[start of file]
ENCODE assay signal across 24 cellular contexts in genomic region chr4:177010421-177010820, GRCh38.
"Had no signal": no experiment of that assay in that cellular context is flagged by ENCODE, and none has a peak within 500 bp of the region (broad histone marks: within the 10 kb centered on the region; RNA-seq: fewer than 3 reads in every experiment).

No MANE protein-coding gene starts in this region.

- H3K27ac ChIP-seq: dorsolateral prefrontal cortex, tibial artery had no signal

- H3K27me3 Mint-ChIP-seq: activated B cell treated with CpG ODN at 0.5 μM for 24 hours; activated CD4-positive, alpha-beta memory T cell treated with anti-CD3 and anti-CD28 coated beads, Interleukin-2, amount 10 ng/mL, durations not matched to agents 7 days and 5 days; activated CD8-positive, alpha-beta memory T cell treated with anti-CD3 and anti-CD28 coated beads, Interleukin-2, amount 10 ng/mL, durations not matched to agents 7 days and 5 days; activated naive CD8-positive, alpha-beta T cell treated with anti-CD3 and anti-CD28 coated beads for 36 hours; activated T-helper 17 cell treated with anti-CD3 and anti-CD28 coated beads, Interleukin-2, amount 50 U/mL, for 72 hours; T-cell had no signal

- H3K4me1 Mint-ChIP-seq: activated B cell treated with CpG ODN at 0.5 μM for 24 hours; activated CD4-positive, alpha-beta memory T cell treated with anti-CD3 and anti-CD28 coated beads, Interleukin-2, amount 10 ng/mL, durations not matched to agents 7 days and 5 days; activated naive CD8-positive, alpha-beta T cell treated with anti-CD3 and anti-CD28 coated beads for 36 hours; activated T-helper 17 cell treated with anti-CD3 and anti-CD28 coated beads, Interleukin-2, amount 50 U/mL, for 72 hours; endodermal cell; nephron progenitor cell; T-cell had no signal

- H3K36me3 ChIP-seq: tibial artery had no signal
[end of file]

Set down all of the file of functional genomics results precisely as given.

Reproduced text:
ENCODE assay signal across 24 cellular contexts in genomic region chr4:177010421-177010820, GRCh38.
"Had no signal": no experiment of that assay in that cellular context is flagged by ENCODE, and none has a peak within 500 bp of the region (broad histone marks: within the 10 kb centered on the region; RNA-seq: fewer than 3 reads in every experiment).

No MANE protein-coding gene starts in this region.

- H3K27ac ChIP-seq: dorsolateral prefrontal cortex, tibial artery had no signal

- H3K27me3 Mint-ChIP-seq: activated B cell treated with CpG ODN at 0.5 μM for 24 hours; activated CD4-positive, alpha-beta memory T cell treated with anti-CD3 and anti-CD28 coated beads, Interleukin-2, amount 10 ng/mL, durations not matched to agents 7 days and 5 days; activated CD8-positive, alpha-beta memory T cell treated with anti-CD3 and anti-CD28 coated beads, Interleukin-2, amount 10 ng/mL, durations not matched to agents 7 days and 5 days; activated naive CD8-positive, alpha-beta T cell treated with anti-CD3 and anti-CD28 coated beads for 36 hours; activated T-helper 17 cell treated with anti-CD3 and anti-CD28 coated beads, Interleukin-2, amount 50 U/mL, for 72 hours; T-cell had no signal

- H3K4me1 Mint-ChIP-seq: activated B cell treated with CpG ODN at 0.5 μM for 24 hours; activated CD4-positive, alpha-beta memory T cell treated with anti-CD3 and anti-CD28 coated beads, Interleukin-2, amount 10 ng/mL, durations not matched to agents 7 days and 5 days; activated naive CD8-positive, alpha-beta T cell treated with anti-CD3 and anti-CD28 coated beads for 36 hours; activated T-helper 17 cell treated with anti-CD3 and anti-CD28 coated beads, Interleukin-2, amount 50 U/mL, for 72 hours; endodermal cell; nephron progenitor cell; T-cell had no signal

- H3K36me3 ChIP-seq: tibial artery had no signal